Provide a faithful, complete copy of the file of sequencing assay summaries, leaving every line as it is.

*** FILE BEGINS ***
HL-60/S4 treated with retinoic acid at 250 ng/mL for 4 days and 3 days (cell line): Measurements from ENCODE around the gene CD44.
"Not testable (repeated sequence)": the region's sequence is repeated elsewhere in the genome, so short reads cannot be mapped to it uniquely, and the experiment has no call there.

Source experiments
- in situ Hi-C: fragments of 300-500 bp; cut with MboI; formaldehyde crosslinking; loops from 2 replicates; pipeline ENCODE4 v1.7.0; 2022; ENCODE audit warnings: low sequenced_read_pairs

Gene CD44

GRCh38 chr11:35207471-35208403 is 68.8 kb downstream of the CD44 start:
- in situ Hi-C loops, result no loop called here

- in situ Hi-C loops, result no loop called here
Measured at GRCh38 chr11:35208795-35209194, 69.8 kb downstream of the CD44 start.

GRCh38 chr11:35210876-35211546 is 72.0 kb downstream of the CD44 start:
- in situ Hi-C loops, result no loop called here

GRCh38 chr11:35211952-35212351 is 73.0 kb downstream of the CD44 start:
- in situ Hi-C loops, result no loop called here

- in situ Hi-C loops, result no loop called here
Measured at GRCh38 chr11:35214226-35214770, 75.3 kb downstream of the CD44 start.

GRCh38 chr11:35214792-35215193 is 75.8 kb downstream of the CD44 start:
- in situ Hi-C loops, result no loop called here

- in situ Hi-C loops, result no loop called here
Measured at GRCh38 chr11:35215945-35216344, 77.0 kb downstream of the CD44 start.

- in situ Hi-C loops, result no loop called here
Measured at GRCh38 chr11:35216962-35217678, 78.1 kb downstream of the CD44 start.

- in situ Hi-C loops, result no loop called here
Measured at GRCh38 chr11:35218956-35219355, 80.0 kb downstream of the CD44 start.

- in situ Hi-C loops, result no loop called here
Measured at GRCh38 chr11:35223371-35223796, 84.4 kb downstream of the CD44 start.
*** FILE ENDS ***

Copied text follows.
HL-60/S4 treated with retinoic acid at 250 ng/mL for 4 days and 3 days (cell line): Measurements from ENCODE around the gene CD44.
"Not testable (repeated sequence)": the region's sequence is repeated elsewhere in the genome, so short reads cannot be mapped to it uniquely, and the experiment has no call there.

Source experiments
- in situ Hi-C: fragments of 300-500 bp; cut with MboI; formaldehyde crosslinking; loops from 2 replicates; pipeline ENCODE4 v1.7.0; 2022; ENCODE audit warnings: low sequenced_read_pairs

Gene CD44

GRCh38 chr11:35207471-35208403 is 68.8 kb downstream of the CD44 start:
- in situ Hi-C loops, result no loop called here

- in situ Hi-C loops, result no loop called here
Measured at GRCh38 chr11:35208795-35209194, 69.8 kb downstream of the CD44 start.

GRCh38 chr11:35210876-35211546 is 72.0 kb downstream of the CD44 start:
- in situ Hi-C loops, result no loop called here

GRCh38 chr11:35211952-35212351 is 73.0 kb downstream of the CD44 start:
- in situ Hi-C loops, result no loop called here

- in situ Hi-C loops, result no loop called here
Measured at GRCh38 chr11:35214226-35214770, 75.3 kb downstream of the CD44 start.

GRCh38 chr11:35214792-35215193 is 75.8 kb downstream of the CD44 start:
- in situ Hi-C loops, result no loop called here

- in situ Hi-C loops, result no loop called here
Measured at GRCh38 chr11:35215945-35216344, 77.0 kb downstream of the CD44 start.

- in situ Hi-C loops, result no loop called here
Measured at GRCh38 chr11:35216962-35217678, 78.1 kb downstream of the CD44 start.

- in situ Hi-C loops, result no loop called here
Measured at GRCh38 chr11:35218956-35219355, 80.0 kb downstream of the CD44 start.

- in situ Hi-C loops, result no loop called here
Measured at GRCh38 chr11:35223371-35223796, 84.4 kb downstream of the CD44 start.